“On the whole it seems that coffee can protect against diabetes and a range of other memory disorders,” says Mursu.
The diabetes deterrent in coffee is in direct proportion to how much one drinks. The more coffee you drink, the greater the effect.
Caffeine is a subject that has been well-researched. Many consider its stimulating effect to be positive. Caffeine improves physical and mental performance and reduces the sensation of pain. This can be very useful in the practice of physical exercise.
Caffeine doesn’t suit everyone, however. Some may exhibit restlessness, anxiety and abdominal pain. Caffeine tolerance is highly individualistic, but nutrition specialist Mursu says four cups a day is an appropriate amount for most.
Caffeine wrongly persecuted
Decades ago coffee was still considered harmful because it contained the stimulant caffeine. It was thought that drinking coffee could lead to central nervous system fatigue and high blood pressure, and increase the risk of stroke.
“Apparently this is not the case. Coffee has been studied for over fifty years now and no one has been able to prove a connection to heart disease or stroke. The effects of coffee are quite neutral. Even if coffee raises your blood pressure, your body adapts to it if you drink coffee regularly. The only people that notice a significant change in their blood pressure are those who drink coffee rarely,” says Mursu.
Both coffee and cocoa are made from beans that are rich in nutrients. Dark chocolate and coffee contain minerals like magnesium and potassium, as well as antioxidant phenolic compounds.
“The darker the chocolate, the better it is for you. Treating the chocolate with heat weakens the phenolic compounds in the cocoa beans, so raw chocolate is probably the best option,” says Mursu.
Chocolate just can't be bad
Most research on dark chocolate has focused on its effect on vascular function. The flavonoids in chocolate have been found to expand the blood vessels and increase their flexibility, a beneficial feature in light of heart disease. Cocoa and chocolate have also been proven to lower blood pressure.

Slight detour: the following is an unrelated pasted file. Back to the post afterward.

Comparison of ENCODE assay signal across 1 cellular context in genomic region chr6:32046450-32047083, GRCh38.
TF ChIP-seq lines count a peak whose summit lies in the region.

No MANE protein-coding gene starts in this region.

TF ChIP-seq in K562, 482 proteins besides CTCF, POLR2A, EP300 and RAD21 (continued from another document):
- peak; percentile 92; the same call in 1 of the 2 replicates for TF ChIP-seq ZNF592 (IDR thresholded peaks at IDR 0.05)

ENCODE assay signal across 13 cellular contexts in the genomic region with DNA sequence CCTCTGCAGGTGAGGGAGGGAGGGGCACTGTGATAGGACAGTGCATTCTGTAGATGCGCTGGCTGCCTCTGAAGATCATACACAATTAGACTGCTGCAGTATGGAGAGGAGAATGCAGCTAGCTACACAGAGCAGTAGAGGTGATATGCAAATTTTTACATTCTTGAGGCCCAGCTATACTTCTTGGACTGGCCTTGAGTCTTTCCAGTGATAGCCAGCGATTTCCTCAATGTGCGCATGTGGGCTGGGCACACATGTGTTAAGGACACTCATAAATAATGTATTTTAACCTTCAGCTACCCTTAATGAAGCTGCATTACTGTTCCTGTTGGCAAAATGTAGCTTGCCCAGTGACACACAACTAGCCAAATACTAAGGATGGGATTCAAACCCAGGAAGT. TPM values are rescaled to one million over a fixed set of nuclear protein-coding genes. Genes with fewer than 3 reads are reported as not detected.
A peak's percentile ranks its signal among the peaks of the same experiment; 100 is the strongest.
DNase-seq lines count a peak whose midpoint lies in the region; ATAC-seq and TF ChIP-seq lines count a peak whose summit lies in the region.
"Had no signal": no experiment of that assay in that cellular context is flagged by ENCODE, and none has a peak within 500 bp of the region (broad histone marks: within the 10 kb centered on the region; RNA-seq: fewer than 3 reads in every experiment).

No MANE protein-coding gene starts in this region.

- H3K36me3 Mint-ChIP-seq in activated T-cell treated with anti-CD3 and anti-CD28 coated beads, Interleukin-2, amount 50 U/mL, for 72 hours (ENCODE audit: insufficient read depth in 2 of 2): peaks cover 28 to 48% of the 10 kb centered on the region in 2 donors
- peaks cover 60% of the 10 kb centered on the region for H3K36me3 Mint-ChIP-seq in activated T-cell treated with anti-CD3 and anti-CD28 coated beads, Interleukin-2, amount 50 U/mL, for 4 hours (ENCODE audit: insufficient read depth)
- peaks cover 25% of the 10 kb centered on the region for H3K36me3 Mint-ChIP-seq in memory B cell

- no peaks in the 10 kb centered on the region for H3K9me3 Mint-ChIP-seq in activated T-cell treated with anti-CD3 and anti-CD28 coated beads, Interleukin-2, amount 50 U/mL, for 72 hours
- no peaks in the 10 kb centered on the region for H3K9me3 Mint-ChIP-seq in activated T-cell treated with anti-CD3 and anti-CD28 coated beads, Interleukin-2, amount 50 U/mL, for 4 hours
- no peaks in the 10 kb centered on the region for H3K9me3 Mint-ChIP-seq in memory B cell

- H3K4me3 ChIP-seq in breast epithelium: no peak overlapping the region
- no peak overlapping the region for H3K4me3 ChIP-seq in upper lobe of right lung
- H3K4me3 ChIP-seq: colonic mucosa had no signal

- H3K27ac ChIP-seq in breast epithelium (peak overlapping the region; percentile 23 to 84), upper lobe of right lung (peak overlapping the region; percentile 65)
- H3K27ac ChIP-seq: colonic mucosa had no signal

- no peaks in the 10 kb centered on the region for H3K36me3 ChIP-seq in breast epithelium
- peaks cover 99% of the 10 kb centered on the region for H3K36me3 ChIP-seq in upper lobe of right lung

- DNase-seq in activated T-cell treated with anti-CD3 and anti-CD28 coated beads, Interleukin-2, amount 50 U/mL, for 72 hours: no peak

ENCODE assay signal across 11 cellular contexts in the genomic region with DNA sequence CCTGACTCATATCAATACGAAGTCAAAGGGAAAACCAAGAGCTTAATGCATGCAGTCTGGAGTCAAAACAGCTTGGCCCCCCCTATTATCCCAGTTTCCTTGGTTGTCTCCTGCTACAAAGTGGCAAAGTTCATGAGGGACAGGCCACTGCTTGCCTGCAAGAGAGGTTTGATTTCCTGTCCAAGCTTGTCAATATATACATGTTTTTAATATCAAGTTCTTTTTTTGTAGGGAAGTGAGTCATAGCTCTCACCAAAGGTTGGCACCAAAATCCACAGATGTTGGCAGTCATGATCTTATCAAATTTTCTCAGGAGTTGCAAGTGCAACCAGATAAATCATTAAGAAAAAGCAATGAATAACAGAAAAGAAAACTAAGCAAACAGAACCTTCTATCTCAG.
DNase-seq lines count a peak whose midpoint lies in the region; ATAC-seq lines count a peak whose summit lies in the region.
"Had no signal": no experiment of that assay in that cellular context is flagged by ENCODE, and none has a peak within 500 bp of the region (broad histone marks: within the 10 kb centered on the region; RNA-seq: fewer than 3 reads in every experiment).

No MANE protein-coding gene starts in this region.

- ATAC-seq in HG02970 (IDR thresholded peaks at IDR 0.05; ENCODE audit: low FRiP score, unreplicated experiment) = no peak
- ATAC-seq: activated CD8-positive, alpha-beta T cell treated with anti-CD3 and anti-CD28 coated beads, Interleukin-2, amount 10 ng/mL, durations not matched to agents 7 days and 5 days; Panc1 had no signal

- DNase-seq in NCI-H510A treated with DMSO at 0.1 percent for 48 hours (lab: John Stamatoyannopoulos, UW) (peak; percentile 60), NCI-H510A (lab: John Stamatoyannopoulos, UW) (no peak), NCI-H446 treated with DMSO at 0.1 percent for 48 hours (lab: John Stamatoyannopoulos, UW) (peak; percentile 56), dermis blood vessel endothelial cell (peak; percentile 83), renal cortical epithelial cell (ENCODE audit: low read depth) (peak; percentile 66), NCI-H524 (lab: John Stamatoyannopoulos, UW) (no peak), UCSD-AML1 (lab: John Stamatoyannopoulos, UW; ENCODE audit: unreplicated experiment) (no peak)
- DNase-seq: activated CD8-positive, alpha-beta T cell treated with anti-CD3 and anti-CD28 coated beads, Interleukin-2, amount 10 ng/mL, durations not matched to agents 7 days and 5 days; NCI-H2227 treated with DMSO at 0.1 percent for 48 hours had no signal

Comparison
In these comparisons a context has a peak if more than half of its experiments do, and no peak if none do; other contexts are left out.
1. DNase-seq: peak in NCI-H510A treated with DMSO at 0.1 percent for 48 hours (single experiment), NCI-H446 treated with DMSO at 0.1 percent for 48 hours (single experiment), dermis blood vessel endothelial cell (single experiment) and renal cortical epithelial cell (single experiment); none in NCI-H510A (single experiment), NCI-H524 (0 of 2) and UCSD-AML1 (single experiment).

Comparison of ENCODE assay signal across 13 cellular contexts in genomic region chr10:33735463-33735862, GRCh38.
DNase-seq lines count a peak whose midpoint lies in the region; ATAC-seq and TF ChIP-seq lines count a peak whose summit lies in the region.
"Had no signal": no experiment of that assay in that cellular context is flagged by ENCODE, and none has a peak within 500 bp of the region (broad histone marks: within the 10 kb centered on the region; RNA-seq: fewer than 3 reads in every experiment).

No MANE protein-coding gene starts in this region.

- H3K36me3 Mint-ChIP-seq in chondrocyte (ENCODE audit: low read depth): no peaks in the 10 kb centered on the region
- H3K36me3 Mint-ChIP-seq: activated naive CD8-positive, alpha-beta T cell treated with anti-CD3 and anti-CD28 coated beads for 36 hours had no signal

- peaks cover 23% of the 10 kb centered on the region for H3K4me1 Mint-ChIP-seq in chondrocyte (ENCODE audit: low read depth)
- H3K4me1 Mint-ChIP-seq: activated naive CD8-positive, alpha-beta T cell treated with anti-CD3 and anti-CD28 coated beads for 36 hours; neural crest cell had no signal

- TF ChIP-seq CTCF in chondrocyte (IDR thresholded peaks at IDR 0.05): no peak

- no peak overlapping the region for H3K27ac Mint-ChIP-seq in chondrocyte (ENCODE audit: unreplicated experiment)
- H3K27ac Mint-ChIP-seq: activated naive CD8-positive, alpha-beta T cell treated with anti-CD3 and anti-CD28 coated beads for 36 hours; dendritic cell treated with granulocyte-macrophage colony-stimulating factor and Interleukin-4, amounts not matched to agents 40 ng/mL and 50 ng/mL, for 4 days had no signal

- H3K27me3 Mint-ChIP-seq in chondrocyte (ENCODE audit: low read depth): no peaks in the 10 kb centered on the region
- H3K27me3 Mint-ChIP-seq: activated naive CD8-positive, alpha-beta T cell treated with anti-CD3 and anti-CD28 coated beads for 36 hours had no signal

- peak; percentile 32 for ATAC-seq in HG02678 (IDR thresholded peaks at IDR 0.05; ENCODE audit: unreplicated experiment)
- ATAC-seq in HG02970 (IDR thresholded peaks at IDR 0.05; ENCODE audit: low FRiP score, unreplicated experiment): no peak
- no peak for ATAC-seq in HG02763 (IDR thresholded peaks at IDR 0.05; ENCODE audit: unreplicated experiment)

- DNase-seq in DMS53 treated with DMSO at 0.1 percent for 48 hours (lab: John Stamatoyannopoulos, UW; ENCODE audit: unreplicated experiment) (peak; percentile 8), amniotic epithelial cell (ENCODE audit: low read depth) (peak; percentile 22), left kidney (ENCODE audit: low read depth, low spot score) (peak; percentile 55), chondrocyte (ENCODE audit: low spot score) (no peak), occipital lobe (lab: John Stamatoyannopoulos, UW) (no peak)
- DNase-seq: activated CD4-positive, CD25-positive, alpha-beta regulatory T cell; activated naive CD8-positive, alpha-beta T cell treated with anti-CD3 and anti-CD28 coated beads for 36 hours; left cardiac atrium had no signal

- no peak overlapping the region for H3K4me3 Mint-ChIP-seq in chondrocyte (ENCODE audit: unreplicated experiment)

“Sure, you can eat a few pieces of dark chocolate every day, but there are no guarantees that it will give you any health benefits,” says Mursu.
Like coffee, many people still believed chocolate was bad for you a few decades ago because of all the hard fat. It was later found that even in large quantities, chocolate did not raise harmful LDL cholesterol levels. The only problem is that the calories in chocolate can easily gather around the waistline, adding weight.
Mursu says no other food product brings as much pleasurable consequences as chocolate. Some say this is attributable to the small caffeine and hash-like compounds that cocoa beans contain. Mursu suspects a more likely reason is the great taste.
“Chocolate as a taste experience is so unique it causes us pleasure and keeps us coming back for more. Chocolate smells delicious and its melting point is ideal for lingering enjoyment in your mouth. We have learned over time to associate chocolate with certain life situations, like consolation or celebration. Simply put, it’s just so good.”